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Photo by Heidrun Lohr

Riverside Theatres presents A Riverside Production, SHELLSHOCK by Justin Fleming, at the Riverside Theatres, Parramatta, 30 July – 8 August.

Shellshock is a new Australian work, by Justin Fleming, having its World Premiere at Parramatta. The play was commissioned by Riverside in 2013 to be part of the ANZAC Centenary in 2015.

In the Writer’s notes in the program, Mr Fleming, tells us that it was the Director, Wayne Harrison, who gave him

a snippet of fact to ignite the process (of writing): a soldier took home a baby tortoise from Gallipoli in 1915 and that tortoise is still alive. After confirming this snippet online, I began to build an elaborate fiction.

What gave Mr Fleming more security for his fiction was an alert to a painting by the famous British artist, Stanley Spencer, THE RESURRECTION OF THE SOLDIERS, at the Sandham Memorial Chapel, which has an extraordinary detail of a soldier calmly stroking a small tortoise.

The play begins with a shellshocked Australian soldier, Matthew Lindsay, in a hospital after the Gallipoli landings, during World War I, enquiring about his mate, Herman, who had been with him in battle. One hundred years later we find ourselves on a family property in the outback country of Australia with the relatives of that soldier: Matthew’s grandson, Jack Lindsay (Jack Finsterer), Jack’s son, Tom (Benson Jack Anthony) and the matriarch, June (Sandy Gore). Young Tom has the care of part of the family inheritance, an animal brought from Gallipoli, a tortoise called, Herman. A news story, inadvertently, brings international attention to the tortoise, and the Turkish Government despatches an animal repatriation agent, Adlie Goymen (Francesca Savige) to retrieve the animal and to have it passed back to Turkey as part of the ANZAC  Centenary celebrations, to demonstrate the Peace and Co-operation between the two nations. The complications, government and family, become the drama/content of the play, and are told to us through a narrator, a necessary shape shifter, a man of many parts (Yalin Ozucelik).

Inside a beautiful Design by Anna Gardiner, that features rustic , ‘bush’ furnishings, with a period-framed centre screen, which is used to project documentation footage and other information, and as a ‘face’ for the enchanting rod-puppetry of some of the story-telling, these five actors deliver story of gentle sentiment and growing tensions. The target audience, for the playwright, is that of young adolescents and on the day I attended the play wooed that audience with great ease and pleasure – genuine laughter and absorption and tensed expectation around the twists and turns of Mr Fleming’s narrative. Too, the adults had a very pleasing time. The recognition of the truisms around computer and iPhone technology and the ‘hip’ vernacularisms of young Tom scored, especially, high response from all parties present. Cute!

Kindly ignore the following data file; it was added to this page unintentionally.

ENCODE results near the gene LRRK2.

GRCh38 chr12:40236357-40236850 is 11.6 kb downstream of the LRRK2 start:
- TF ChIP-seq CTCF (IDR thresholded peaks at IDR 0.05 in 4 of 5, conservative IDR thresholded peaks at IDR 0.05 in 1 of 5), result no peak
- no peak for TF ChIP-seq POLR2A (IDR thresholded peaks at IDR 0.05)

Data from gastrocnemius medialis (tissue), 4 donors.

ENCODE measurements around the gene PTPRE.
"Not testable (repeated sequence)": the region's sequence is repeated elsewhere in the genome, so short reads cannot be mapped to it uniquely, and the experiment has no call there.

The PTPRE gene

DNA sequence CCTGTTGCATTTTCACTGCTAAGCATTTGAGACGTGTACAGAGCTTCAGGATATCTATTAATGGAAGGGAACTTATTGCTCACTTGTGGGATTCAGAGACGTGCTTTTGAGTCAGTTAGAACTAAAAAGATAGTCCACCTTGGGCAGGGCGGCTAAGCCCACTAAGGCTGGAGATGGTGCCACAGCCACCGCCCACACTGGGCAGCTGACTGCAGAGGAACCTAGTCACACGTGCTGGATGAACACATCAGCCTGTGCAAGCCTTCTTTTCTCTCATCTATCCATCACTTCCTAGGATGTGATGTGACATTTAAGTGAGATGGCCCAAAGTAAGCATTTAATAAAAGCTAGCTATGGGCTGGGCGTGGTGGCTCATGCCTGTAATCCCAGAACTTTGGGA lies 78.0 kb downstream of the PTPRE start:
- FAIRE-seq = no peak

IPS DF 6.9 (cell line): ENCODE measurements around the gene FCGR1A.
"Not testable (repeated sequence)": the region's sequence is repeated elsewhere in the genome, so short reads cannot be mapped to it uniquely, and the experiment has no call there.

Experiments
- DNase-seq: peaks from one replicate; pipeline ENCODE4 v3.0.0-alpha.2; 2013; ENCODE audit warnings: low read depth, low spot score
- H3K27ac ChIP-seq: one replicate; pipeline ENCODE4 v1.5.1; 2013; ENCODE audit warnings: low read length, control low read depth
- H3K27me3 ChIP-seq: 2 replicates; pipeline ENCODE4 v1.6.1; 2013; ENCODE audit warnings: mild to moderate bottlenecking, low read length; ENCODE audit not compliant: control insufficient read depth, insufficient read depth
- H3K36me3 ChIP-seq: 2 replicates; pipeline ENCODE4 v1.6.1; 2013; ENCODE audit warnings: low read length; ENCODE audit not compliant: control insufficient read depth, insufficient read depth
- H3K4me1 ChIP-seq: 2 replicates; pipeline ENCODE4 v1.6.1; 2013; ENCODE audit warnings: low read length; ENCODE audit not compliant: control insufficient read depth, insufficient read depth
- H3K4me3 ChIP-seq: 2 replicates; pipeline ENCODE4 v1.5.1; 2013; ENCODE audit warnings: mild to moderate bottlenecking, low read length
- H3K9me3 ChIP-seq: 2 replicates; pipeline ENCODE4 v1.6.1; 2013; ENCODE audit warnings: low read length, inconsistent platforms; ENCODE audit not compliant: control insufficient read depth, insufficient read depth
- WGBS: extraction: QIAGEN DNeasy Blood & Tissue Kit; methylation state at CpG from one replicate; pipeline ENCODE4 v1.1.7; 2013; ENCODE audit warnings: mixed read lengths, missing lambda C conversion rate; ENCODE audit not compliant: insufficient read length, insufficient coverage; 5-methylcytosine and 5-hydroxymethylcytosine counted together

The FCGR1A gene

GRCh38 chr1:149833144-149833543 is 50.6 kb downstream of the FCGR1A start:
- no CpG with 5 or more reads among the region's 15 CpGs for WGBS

I felt the writing, sometimes, to be a trifle overstuffed with literary allusions and educative facts (however interesting) that kept one a trifle distanced, as they say in Brecht-land, ‘verfrendungseffecked’ away, from the full arc of the emotional narrative. The ballast to this distraction, however, was the simple, understated work from all the company of actors, guided by the very firm and reliable Direction of Mr Harrison, within this  old-fashioned architecture and mechanisms of theatrical storytelling. Young Mr Anthony, as Tom, with his very winning, assured self, replete with a knowing sense of humour kept one invested in the many ‘problems’ of the character: the death of his mum, the burgeoning relationship of his grieving father with the ‘envoy’ from Turkey, the political feistiness of his anti-war grandmother, the ‘ignorance’ difficulties of the language and communication ‘modes’ of the young, that the adults have with him, and the loss, tracking and adventures to the looking for, and finding of Herman, across the world – are all kept alert and balanced. I, too, especially, enjoyed the relaxed clarity of the work from Ms Savige,as Adile, a romantic possibility with a duplicitous need, and the bewildered but charming charisma of Mr Finsterer, as Jack.

The support contribution from Matthew Marshall and his Lighting Design; Nate Edmondson with his Sound Design; Sue Wallace with her puppet creation and performance (rod and mechanistic Herman); Martin Kinnane with the Projection Design and the Original Music by Joseph Tawadros (featuring the Oud) are of an exemplary order.

SHELLSHOCK, has been written on commission for a young audience, by Riverside Theatre, Produced by Camilla Rountree. I expect and hope the production has a life, for it is charming, educative and good theatre. My audience ate it up and swallowed it whole, with empathetic relish. Forget Harry Potter and his team of mates, my audience had moved onto Tom and Herman as their new heroes of theatrical idolatry. If it were a book too, it would sell like hot-cakes, I reckon. Mr Fleming???